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I've got an old axe that has a handle slipping down the head. This danger sign means the axe needs a new handle right away. Looking on Ebay the iron wedges that I'll need are about £4 for 4. This seems like a bit much for four tiny pieces of iron, and there's already one in the axe handle.

Is there any harm in removing the old iron wedge from the old handle and re-using it? I like to re-use where I can, especially when it avoids waste or extra cost, and as I'll be making the handle myself the small amount of money for the new wedges seems like a lot. I don't want to do it if it might cause a safety issue though, and this will be my first re-handling of an axe.

  • This was a hard question to pick an answer for, all three answers were very good. Thank you all, I'm upvoting all answers. – Markie May 12 '15 at 18:20
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Is there any harm in removing the old iron wedge from the old handle and re-using it?

None at all. In fact almost all hammer and axe re-handling guides will suggest you do your best to keep the previous wedge or wedges to use again. I've re-handled three old hammers so far, managed to reuse the wedges for all three even if badly rusted.

Assuming the old wedge(s) aren't damaged the only reason I can think of not to use them again is if you want to use a different style of wedge that you like the look of more (I'm thinking of ring wedges) or you believe is more secure.

If there are any worries about how well the old wedge will hold, simple and very effective wedges can be made quite easily from mild steel if suitable stock material can be found, or from annealed tool steel with a little more effort. All that's required in terms of tools is a hacksaw, a mill file and a twist drill bit of the right diameter, along with a clamp or vice of some kind, to yield wedges of this type:

Drilled tapered wedge

I'll be making the handle myself

Few tips then:

  • If you haven't chosen your wood to use yet don't sweat it if you can't locate some hickory. Axe, hammer and maul handles were made in Europe for many centuries before hickory was ever heard of. Ash makes for very good handle stock.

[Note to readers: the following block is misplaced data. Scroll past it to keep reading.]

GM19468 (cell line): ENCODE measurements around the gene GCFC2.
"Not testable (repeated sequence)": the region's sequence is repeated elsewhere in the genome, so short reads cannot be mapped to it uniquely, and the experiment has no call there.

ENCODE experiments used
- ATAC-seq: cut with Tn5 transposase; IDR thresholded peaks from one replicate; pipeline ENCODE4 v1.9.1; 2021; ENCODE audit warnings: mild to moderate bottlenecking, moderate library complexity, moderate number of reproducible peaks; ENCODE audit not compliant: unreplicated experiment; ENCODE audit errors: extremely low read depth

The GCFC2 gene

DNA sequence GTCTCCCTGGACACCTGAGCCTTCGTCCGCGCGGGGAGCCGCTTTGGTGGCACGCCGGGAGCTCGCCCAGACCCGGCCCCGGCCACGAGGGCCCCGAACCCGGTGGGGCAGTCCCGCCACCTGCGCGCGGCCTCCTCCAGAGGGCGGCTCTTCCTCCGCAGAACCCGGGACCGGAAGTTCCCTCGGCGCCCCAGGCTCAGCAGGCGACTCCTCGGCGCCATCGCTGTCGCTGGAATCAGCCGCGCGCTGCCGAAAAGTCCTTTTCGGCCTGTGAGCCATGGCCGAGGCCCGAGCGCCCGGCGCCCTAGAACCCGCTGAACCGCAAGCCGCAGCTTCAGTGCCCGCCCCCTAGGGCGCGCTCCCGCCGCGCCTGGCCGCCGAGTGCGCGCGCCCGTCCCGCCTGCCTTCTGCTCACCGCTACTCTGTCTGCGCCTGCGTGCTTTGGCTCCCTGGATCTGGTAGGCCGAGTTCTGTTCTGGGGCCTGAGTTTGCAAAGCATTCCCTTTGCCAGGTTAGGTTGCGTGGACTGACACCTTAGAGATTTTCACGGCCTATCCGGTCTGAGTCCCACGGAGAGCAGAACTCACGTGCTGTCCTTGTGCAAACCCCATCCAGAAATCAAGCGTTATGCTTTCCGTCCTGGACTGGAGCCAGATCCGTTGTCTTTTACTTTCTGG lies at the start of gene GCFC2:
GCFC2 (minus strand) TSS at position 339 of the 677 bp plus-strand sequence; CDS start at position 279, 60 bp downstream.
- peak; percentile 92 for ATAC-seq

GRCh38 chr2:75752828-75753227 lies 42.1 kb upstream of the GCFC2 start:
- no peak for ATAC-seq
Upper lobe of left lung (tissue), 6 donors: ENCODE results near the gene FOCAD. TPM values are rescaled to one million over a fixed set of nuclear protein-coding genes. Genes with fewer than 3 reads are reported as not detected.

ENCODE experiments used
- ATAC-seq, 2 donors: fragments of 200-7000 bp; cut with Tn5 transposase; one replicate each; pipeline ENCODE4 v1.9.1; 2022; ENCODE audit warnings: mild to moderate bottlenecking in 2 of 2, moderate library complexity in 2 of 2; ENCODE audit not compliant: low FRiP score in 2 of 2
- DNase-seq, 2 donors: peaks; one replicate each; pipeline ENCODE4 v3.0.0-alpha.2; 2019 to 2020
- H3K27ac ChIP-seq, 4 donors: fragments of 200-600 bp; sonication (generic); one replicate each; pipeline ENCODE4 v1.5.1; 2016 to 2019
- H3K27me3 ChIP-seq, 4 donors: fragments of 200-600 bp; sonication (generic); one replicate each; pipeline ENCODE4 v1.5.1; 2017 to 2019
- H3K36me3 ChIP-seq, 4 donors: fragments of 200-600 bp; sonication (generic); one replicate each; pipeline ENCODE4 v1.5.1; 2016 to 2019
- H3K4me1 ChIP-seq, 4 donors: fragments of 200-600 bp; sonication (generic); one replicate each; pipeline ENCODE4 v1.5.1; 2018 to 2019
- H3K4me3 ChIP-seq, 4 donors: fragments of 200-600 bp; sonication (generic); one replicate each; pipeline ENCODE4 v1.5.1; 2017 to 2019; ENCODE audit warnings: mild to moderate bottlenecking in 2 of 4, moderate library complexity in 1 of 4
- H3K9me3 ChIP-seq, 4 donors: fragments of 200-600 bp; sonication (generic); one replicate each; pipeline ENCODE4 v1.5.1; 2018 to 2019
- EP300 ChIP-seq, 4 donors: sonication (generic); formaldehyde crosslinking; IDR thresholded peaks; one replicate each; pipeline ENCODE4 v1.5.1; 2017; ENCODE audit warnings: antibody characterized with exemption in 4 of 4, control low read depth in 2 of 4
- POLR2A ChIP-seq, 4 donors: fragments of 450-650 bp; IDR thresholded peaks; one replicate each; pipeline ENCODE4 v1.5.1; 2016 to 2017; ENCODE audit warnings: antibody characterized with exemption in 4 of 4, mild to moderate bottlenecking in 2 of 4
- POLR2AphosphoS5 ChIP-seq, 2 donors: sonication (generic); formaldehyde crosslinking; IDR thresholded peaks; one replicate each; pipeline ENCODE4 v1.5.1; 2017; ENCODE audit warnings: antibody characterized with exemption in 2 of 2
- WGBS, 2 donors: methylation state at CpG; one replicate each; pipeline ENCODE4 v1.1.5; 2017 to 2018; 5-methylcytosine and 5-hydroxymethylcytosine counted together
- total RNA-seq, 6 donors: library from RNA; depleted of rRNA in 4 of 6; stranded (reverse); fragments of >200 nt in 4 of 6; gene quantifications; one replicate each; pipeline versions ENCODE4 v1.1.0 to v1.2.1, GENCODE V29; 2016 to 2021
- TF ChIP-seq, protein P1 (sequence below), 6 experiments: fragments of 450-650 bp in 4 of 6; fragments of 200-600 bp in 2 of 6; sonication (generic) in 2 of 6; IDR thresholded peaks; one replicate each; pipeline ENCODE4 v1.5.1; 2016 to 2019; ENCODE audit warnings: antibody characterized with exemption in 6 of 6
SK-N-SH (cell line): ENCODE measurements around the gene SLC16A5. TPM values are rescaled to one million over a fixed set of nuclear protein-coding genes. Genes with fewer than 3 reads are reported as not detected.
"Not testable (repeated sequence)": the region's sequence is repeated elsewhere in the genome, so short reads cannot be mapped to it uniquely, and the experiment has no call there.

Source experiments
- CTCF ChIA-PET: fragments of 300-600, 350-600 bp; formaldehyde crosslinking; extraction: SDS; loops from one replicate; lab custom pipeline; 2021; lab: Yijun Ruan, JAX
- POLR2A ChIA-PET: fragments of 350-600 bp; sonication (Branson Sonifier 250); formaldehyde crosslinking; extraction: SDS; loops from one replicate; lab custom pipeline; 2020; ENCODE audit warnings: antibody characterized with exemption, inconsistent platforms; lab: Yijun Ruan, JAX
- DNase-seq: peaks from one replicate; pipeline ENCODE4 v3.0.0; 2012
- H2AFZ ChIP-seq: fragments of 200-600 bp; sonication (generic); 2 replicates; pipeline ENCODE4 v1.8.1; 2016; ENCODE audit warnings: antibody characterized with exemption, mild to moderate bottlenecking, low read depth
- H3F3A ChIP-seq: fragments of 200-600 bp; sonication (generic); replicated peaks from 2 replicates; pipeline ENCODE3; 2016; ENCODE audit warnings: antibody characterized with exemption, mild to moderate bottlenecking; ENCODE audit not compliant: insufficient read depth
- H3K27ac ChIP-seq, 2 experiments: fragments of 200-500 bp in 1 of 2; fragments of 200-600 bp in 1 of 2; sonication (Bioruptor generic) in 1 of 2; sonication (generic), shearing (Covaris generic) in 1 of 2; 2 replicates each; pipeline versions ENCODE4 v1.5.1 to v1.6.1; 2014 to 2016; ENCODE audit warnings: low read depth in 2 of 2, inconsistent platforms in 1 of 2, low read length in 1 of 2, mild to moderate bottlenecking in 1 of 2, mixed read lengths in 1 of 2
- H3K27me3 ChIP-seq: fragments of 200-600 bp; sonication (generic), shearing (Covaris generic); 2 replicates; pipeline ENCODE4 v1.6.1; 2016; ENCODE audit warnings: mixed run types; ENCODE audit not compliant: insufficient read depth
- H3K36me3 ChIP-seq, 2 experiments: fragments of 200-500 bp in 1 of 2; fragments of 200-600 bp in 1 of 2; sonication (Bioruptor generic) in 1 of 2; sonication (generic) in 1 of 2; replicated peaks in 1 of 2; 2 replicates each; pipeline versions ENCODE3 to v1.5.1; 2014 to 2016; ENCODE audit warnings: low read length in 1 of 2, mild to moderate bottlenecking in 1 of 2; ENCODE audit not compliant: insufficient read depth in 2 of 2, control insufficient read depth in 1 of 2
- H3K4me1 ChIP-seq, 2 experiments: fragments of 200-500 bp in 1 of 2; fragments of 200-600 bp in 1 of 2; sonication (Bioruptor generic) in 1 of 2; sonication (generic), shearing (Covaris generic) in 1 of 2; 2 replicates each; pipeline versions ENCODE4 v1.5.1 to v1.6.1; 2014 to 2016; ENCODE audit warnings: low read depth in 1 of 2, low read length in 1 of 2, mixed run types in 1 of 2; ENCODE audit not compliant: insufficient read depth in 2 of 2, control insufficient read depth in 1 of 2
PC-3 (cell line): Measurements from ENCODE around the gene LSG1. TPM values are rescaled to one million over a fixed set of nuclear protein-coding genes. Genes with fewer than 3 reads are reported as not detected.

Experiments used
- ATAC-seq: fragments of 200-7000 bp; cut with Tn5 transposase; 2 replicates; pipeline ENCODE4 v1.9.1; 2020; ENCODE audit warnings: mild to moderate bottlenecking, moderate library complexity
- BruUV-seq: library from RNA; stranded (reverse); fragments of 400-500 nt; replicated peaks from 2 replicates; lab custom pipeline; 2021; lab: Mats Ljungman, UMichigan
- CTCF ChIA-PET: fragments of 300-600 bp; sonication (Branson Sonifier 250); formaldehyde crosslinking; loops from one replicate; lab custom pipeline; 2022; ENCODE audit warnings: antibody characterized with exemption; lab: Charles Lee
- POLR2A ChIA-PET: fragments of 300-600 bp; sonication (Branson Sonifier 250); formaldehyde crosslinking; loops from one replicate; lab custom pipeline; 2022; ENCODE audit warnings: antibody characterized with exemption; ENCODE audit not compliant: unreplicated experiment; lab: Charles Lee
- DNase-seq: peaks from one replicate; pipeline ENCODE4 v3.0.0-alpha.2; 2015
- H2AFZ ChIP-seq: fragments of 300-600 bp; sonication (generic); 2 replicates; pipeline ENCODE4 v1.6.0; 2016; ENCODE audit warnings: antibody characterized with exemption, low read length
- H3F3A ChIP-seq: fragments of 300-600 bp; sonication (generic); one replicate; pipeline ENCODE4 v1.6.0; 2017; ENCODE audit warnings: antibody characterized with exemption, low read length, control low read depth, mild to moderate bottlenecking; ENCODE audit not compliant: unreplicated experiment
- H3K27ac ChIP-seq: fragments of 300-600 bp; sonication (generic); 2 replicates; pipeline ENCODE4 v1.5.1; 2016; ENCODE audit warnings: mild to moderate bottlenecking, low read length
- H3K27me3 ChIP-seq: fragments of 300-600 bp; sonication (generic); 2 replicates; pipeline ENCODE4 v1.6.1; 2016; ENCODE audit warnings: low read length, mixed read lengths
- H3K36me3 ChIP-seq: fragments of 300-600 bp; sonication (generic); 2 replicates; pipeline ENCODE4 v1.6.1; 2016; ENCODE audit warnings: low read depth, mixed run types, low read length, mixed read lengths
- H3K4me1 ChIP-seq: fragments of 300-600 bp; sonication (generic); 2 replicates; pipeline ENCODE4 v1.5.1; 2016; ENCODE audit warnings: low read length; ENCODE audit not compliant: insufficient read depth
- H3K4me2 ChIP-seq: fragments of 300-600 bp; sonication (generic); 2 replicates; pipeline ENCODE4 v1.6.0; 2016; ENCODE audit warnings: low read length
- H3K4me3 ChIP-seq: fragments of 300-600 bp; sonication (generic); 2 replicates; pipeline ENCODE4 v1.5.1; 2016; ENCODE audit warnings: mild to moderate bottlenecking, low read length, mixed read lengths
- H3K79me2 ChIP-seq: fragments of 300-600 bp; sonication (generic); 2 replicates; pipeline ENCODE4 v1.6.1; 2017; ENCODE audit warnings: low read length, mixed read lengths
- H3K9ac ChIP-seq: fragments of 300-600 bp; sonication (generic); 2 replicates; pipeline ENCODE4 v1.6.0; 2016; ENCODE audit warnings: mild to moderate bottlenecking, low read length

• Select your piece of wood with care; it's said that a good piece of lesser wood makes a better handle than one made from a poor piece of a better wood and I believe this to be true.
  • Part of choosing a good piece is the grain orientation within the eye of the axe head. Endeavour to have the grain oriented the ideal way, that is: back to front, not across.
  • Try to limit grain run-out when shaping the length of the handle.
  • Make sure the wood for both the haft and the wooden wedge are both quite dry, otherwise they will shrink at some point and the handle will come loose.
  • The wooden wedge goes back to front, the metal wedge goes across (splitting the wooden wedge). English oak makes a very good choice for wooden wedges if you have any.
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If the wedge hasn't had most of it snapped off, there's nothing stopping you from reusing it. However, it's often the case that the previous wedge was only driven in a couple of 'steps' and was cut down flush with the head.

If that's the case, you'd have to be perfect in your handle making, and know the wood perfectly, so as to size the head to fit the already cut wedge.

stepped wedge

  • Thank you, I didn't know that people would cut the iron wedges, I'll watch out for that! – Markie May 12 '15 at 18:20
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I always reuse my wedges when I haven't lost them. Often it is the wedges that get loose, fall out and then I'm in need of more to fix either the ax or the maul. But as long as they are large enough to work, they are good to be reused. Even my black smithing teacher does it, though it takes him 5 minutes to make new ones...

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